As stated, on a prior appeal, the Appellate Division, Second Department, reversed an order granting summary judgment to the petitioner, finding that there was an issue of fact as to whether the petitioner had forfeited her right of election by her alleged wrongdoing; that is, by marrying the decedent knowing that he was mentally incapable of consenting to a marriage for the purpose of obtaining pecuniary benefits from his estate. The Court further ruled that the appellants’ counterclaims alleging undue influence were improperly dismissed.

On remitter to the Surrogate’s Court, Kings County, the parties submitted proposed statements of the issues to be determined at trial, as well as proposals concerning the burden and quantum of proof on the issues. In the order appealed from, the Surrogate’s Court limited the issues for trial to whether the decedent was mentally incapacitated and incapable of consenting to his marriage to the petitioner, and if so, whether the petitioner took unfair advantage of him by marrying him for the purpose of availing herself, as his surviving spouse, of his estate at death. The Surrogate further ruled that the appellants/executors had the burden of proof on the issues by clear and convincing evidence. The Surrogate did not include the issue of undue influence as a matter to be determined.  The executors appealed.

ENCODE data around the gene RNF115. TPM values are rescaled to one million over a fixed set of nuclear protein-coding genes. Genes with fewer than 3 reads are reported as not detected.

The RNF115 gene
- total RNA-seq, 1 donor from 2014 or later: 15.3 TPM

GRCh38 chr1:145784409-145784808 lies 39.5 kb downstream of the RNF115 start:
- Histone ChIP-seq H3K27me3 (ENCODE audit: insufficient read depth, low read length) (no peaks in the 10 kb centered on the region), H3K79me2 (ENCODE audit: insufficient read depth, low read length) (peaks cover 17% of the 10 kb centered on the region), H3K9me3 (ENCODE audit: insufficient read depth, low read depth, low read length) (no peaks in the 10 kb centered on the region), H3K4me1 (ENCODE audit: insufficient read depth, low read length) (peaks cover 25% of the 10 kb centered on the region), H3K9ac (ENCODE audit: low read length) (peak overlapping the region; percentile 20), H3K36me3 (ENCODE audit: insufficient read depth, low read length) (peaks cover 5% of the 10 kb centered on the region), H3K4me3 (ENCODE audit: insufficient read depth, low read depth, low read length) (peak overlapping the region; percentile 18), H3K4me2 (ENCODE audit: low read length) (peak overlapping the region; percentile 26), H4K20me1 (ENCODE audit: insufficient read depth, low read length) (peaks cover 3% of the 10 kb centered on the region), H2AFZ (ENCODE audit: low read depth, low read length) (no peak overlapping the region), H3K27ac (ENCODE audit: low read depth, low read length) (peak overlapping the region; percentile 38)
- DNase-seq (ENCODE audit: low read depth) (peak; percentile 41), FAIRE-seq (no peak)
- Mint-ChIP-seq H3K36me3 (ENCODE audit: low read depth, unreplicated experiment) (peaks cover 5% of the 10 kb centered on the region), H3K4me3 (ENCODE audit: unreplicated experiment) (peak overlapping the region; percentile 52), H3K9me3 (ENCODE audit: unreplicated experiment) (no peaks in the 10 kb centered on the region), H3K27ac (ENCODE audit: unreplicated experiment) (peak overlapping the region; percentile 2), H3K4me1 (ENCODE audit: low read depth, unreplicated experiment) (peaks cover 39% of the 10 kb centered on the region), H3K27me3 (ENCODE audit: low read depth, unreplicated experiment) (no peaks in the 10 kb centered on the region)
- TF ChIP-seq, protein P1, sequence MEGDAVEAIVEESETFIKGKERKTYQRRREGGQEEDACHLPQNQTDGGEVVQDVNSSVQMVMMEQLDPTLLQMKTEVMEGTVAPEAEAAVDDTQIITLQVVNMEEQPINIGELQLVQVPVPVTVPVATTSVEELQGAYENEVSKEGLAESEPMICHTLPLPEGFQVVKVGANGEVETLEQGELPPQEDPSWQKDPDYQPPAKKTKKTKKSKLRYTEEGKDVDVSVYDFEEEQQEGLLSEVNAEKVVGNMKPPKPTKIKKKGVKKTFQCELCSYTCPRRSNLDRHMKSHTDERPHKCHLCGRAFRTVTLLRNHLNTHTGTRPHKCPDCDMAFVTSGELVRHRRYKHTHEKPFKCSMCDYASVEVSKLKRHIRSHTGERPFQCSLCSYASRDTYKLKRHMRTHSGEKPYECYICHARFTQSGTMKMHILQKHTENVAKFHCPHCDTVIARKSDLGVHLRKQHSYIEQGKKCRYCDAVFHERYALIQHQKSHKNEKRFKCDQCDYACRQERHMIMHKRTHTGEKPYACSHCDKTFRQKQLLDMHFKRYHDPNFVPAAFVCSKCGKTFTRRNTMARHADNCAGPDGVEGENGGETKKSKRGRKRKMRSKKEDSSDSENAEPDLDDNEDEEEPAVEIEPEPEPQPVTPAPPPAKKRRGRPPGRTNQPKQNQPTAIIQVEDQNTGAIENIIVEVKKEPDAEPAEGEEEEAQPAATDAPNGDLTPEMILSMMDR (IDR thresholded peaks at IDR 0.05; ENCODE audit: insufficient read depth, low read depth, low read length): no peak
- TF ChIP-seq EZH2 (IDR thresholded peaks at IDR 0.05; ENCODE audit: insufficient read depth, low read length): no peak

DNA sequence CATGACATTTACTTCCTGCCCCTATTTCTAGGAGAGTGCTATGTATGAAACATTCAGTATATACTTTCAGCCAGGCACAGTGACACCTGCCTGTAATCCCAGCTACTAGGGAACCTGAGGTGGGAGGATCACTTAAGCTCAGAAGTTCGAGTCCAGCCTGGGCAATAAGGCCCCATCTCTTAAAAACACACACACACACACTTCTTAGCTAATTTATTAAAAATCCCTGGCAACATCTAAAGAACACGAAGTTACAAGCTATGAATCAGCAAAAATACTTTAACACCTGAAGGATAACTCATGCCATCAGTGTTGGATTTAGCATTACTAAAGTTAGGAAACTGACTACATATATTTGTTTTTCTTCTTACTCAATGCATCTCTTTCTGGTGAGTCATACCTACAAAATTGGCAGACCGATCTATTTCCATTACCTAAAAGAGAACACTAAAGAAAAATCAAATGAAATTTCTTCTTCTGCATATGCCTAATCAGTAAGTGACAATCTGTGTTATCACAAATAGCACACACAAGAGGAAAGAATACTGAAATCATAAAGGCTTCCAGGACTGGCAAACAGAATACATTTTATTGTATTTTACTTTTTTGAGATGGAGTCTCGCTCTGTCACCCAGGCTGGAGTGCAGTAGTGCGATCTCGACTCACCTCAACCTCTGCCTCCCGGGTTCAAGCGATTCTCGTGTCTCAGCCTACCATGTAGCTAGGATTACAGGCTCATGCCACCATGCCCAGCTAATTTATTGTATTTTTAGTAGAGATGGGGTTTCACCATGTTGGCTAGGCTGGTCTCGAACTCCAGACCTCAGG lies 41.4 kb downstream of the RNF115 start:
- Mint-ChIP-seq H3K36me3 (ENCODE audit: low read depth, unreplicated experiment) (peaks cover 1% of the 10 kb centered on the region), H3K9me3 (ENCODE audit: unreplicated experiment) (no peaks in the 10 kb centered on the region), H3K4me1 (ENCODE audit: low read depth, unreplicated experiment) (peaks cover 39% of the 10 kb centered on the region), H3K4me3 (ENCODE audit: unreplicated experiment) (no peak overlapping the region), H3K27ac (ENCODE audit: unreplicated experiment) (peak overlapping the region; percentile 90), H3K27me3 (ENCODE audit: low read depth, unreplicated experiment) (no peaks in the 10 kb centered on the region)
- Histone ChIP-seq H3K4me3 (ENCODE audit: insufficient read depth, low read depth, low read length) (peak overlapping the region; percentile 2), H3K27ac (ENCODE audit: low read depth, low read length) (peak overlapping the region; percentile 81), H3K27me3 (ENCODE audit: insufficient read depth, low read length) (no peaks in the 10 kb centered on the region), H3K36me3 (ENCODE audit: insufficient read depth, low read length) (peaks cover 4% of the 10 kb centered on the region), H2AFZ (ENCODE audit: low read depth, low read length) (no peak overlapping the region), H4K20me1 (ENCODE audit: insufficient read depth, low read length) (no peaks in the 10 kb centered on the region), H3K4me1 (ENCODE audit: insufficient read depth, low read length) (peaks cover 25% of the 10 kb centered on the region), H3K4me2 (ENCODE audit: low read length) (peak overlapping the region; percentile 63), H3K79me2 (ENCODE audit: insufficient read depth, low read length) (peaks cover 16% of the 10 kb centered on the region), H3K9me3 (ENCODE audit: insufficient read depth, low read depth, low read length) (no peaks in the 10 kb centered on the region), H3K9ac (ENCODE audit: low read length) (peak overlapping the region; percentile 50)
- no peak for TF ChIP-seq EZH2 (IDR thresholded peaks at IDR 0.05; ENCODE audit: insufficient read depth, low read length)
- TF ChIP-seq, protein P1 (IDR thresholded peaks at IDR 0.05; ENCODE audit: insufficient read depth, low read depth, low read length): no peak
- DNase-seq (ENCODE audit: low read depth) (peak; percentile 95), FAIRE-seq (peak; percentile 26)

The Appellate Division opined that the issue of whether the petitioner had forfeited her elective share under the circumstances raised by the proceeding was based on the equitable doctrine that the petitioner should not profit from her own wrongdoing. Where a claim of wrongful conduct is made, the parties asserting same, i.e., the appellants, have the burden of proving the wrongdoing by a preponderance of the evidence.  The Court further held that evidence of a confidential relationship between the petitioner and the decedent, by virtue of their marriage, was not, in itself, proof of the petitioner’s wrongdoing, and, as such, did not shift the burden of proof to the petitioner to prove otherwise.

Additionally, the Court held that an alternative ground for forfeiture of the right of election was whether the petitioner exercised undue influence upon the decedent to induce him to marry her. Again, the Court determined that the appellants had the burden of proof on this issue by a preponderance of the credible evidence.

The Berk matter is now primed for trial. Stay tuned for what is sure to be an instructive outcome.